What is the dosage for Ativan (lorazepam)?
- The dose of Ativan is tailored to the patient's needs.
- The usual dose for treating anxiety is 2-6 mg orally every 8 to 12 hours as needed.
- Insomnia is treated with 2-4 mg given at bedtime.
Which drugs or supplements interact with Ativan (lorazepam)?
- Ativan and all benzodiazepines accentuate the effects of other drugs that slow the brain's processes such as alcohol, barbiturates, narcotics, and tranquilizers, and the combination of Ativan and these drugs may lead to excessive sedation. There have been cases of marked sedation when Ativan was given to patients taking the tranquilizer loxapine (Loxitane); it is unclear if there is a drug interaction, but caution should be used if Ativan and loxapine are used together.
Is Ativan (lorazepam) safe to use during pregnancy or while breastfeeding?
- Ativan and other benzodiazepines have been associated with fetal damage, including congenital malformations, when taken by pregnant women in their first trimester. Ativan is best avoided if at all possible in the first trimester and probably throughout pregnancy.
- Ativan is excreted in human milk and should be avoided during pregnancy.
What else should I know about Ativan (lorazepam)?
What preparations of Ativan (lorazepam) are available?
- Tablets: 0.5, 1, and 2 mg.
- Oral solution: 0.5 mg/5 ml, 2 mg/ml.
- Injection: 1 mg/0.5 ml, 2 mg/ml and 4 mg/ml
How should I keep Ativan (lorazepam) stored?
- Tablets should be kept at room temperature 15 C to 30 C (59 F to 86 F).
- Oral solutions should be refrigerated at 2 C to 8 C (36 F to 46 F).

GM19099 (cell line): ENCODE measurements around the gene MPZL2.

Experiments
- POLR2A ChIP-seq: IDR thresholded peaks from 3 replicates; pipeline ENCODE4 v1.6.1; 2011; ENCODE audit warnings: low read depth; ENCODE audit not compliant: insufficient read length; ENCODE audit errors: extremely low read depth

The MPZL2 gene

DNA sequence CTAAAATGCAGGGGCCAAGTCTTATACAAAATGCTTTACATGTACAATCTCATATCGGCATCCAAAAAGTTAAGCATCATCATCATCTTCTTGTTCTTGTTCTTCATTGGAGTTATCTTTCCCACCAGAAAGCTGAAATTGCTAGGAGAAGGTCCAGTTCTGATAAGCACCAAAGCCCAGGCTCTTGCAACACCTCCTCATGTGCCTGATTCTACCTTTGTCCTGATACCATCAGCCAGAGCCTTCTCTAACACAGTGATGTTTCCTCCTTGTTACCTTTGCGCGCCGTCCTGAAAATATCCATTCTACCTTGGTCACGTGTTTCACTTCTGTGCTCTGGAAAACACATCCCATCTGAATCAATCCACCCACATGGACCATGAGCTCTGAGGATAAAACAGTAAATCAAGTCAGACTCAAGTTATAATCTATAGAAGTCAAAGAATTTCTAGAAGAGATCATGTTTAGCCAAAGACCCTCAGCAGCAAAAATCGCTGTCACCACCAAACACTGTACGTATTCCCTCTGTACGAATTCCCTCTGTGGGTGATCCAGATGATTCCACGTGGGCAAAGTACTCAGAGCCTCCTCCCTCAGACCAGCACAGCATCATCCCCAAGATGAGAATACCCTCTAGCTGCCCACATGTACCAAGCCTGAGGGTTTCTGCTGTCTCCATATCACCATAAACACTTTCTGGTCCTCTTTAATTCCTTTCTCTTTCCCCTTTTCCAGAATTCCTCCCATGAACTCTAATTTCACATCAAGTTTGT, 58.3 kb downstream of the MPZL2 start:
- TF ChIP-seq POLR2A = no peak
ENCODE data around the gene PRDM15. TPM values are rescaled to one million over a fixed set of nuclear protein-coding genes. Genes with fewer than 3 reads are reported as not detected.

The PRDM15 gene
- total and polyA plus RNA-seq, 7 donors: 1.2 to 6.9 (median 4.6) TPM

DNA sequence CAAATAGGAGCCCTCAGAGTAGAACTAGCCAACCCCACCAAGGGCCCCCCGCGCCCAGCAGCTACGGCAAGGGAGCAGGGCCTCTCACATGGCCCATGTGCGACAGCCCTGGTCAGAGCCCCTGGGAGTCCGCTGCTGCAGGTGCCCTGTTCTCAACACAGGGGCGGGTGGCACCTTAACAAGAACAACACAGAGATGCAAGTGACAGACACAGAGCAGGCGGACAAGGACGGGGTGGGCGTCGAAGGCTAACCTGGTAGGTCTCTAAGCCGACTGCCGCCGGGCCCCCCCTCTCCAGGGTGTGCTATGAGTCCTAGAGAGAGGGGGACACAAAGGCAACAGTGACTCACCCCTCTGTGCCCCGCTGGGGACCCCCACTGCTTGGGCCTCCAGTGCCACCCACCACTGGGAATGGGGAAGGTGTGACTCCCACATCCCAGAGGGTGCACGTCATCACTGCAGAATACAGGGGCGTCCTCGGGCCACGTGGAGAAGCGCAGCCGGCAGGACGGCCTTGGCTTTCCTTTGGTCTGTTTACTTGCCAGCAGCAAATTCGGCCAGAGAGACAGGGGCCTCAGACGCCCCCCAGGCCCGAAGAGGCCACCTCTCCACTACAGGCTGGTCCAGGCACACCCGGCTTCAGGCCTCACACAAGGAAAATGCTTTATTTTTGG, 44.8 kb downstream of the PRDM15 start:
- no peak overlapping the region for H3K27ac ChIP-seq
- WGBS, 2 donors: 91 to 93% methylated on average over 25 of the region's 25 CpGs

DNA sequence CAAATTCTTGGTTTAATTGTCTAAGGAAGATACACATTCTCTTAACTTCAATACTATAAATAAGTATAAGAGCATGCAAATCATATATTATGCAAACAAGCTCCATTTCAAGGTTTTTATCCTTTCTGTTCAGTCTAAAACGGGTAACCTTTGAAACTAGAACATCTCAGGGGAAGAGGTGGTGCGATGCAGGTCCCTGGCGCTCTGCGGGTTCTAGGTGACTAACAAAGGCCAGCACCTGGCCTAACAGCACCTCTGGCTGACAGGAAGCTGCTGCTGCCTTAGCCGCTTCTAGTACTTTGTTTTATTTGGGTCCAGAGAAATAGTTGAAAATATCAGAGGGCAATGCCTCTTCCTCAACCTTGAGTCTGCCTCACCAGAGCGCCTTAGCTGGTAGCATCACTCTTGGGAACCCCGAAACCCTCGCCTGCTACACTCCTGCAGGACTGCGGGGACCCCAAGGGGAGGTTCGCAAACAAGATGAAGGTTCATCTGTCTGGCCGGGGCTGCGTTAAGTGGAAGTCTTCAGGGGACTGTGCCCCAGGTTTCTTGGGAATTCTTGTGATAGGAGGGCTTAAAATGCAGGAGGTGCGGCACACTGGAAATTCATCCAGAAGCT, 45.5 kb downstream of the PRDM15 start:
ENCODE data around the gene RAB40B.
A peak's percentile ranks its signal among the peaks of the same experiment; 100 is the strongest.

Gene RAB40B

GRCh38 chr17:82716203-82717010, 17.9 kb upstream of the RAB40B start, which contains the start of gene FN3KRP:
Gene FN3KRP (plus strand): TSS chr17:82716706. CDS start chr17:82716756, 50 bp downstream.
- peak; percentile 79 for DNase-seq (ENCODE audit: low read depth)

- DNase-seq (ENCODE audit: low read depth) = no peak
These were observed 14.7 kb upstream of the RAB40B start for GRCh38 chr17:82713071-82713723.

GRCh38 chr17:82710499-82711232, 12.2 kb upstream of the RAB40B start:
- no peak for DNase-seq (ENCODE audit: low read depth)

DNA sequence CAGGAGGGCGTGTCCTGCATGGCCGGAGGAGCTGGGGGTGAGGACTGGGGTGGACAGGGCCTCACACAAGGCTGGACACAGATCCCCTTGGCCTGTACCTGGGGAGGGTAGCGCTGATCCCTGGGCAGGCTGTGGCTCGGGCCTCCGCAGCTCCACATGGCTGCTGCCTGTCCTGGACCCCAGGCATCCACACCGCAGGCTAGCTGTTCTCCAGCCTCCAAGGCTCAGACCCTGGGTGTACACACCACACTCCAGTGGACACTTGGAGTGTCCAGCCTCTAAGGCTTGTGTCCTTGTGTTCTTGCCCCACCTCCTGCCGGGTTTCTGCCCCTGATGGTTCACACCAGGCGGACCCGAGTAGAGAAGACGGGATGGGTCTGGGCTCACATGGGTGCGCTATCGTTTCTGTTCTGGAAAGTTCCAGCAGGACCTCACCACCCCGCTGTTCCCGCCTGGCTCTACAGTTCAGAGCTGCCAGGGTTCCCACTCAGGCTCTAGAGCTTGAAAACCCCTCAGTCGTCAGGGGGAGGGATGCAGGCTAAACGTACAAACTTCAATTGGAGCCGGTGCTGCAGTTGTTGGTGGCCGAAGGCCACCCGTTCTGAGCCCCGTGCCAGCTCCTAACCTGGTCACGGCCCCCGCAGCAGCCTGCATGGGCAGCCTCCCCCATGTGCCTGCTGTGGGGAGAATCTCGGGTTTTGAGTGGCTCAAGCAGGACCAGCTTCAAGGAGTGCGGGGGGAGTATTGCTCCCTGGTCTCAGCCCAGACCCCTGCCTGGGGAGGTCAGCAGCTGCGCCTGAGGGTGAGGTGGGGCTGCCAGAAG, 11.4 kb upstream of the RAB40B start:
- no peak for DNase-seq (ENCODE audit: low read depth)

- Injectable solutions should be refrigerated.
How does Ativan (lorazepam) work?
- Lorazepam is thought that excessive activity of nerves in the brain may cause anxiety and other psychological disorders. Gamma-aminobutyric acid (GABA) is a neurotransmitter, a chemical that nerves in the brain use to send messages to one another that reduces the activity of nerves in the brain. It is thought that lorazepam and other benzodiazepines may act by enhancing the effects of GABA in the brain to reduce activity. Because lorazepam is removed from the blood more rapidly than many other benzodiazepines, there is less chance that lorazepam concentrations in blood will reach high levels and become toxic. Lorazepam also has fewer interactions with other medications than most of the other benzodiazepines.
When was Ativan (lorazepam) approved by the FDA?
- The FDA approved lorazepam in March 1999.
Reference: FDA Prescribing Information
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